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Fossils Suggest Giant Relatives Of Modern Camels Roamed The Canadian Arctic

Illustration of the High Arctic camel on Ellesmere Island during the Pliocene warm period, aboutthree-and-a-half million years ago. The camels lived in a boreal-type forest. The habitat includeslarch trees and the depiction is based on records of plant fossils found at nearby fossil deposits. i i

Illustration of the High Arctic camel on Ellesmere Island during the Pliocene warm period, aboutthree-and-a-half million years ago. The camels lived in a boreal-type forest. The habitat includeslarch trees and the depiction is based on records of plant fossils found at nearby fossil deposits. Julius Csotonyi hide caption

itoggle caption Julius Csotonyi
Illustration of the High Arctic camel on Ellesmere Island during the Pliocene warm period, aboutthree-and-a-half million years ago. The camels lived in a boreal-type forest. The habitat includeslarch trees and the depiction is based on records of plant fossils found at nearby fossil deposits.

Illustration of the High Arctic camel on Ellesmere Island during the Pliocene warm period, aboutthree-and-a-half million years ago. The camels lived in a boreal-type forest. The habitat includeslarch trees and the depiction is based on records of plant fossils found at nearby fossil deposits.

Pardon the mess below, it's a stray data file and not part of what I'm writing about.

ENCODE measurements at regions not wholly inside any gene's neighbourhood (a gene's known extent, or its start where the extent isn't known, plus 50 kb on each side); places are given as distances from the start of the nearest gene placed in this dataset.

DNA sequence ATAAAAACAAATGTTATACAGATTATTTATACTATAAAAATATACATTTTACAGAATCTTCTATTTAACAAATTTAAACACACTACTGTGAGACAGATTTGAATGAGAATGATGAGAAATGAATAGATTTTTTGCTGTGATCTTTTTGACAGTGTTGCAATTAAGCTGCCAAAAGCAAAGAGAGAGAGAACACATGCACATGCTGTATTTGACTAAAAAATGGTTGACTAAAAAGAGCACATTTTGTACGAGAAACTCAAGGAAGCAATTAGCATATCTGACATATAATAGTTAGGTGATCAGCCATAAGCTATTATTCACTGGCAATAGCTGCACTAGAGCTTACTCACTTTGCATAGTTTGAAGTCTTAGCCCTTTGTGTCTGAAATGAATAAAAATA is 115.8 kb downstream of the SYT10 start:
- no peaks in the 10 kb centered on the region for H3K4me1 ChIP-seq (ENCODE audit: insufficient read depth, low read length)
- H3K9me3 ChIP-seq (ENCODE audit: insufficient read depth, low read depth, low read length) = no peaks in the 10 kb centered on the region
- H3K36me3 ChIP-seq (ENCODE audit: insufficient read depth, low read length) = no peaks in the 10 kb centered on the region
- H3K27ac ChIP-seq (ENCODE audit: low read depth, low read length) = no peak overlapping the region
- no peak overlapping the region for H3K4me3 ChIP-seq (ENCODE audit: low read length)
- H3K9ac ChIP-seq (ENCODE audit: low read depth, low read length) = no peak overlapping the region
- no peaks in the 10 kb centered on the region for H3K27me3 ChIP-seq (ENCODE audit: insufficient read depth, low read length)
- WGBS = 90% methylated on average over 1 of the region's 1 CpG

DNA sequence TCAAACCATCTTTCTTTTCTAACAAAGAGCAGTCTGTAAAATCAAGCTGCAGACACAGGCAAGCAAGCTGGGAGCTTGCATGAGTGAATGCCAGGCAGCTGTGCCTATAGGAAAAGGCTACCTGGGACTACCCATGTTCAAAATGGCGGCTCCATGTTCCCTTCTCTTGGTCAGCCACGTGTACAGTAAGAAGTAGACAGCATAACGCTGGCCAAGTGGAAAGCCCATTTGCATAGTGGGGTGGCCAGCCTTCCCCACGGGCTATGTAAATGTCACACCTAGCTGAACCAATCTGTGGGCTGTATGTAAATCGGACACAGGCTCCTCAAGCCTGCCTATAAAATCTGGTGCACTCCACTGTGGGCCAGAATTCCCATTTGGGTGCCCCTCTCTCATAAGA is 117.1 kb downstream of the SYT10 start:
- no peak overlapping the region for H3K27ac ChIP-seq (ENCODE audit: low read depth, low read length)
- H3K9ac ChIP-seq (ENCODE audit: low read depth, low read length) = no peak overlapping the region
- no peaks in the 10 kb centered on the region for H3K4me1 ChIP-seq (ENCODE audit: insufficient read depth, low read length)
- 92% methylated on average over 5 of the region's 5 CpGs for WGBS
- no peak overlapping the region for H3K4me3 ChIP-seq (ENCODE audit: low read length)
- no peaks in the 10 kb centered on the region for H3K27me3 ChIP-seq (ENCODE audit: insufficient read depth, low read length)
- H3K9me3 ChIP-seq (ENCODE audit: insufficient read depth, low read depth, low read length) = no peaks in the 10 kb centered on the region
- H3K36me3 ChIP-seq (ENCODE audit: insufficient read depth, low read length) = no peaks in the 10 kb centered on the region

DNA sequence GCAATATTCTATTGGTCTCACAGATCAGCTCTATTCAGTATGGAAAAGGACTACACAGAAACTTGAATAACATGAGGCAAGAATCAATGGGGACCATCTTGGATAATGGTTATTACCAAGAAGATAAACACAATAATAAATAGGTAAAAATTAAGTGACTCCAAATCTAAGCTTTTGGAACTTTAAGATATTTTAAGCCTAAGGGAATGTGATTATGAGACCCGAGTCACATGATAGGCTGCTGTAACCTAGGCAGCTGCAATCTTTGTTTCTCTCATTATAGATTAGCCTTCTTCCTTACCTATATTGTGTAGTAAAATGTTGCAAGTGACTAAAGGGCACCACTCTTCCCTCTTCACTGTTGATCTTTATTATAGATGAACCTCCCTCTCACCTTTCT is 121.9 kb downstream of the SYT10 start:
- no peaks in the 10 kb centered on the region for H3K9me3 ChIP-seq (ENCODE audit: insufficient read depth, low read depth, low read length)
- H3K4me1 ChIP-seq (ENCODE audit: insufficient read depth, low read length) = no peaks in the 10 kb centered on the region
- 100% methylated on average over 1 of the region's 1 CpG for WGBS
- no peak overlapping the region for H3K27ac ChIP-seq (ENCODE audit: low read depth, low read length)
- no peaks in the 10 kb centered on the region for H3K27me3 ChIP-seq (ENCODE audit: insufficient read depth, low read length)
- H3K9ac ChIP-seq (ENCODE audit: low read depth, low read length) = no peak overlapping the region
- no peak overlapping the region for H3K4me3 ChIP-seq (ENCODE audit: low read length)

Julius Csotonyi

Camels belong in the desert. That's what we've learned since grade school.

Today, NPR's Melissa Block talked to Natalia Rybczynski, a paleobiologist at the Canadian Museum of Nature, who tells Melissa that fossils she has unearthed tell a different story.

The fossils, found on a frigid ridge in Canada's High Arctic, show that modern camels actually come from giant relatives that roamed the forests of Ellesmere Island 3.5 million years ago.

Finding the fossils that far north was a complete surprise, Rybczynski told Melissa. But apart from the wow element, this discovery can tell us important things about a much warmer world.

Rybczynski said that when these giant camels roamed Canada, the High Arctic was a much warmer place. (The arctic was 14 to 22 degrees Celsius warmer; the globe was two to three degrees warmer.)

"We're really interested to know how high latitudes respond to global warming and so the data that we're getting from the camel site and other sites are really important for ground-truthing our climate models," Rybczynski told Melissa. "If we can hindcast properly, we've got a chance at forecasting."

Much more of Melissa's conversation with Rybczynski on today's edition of All Things Considered. We'll post audio of the interview, here, a little later today.

Also, the Canadian Museum of Nature has released this video explanation of their find:

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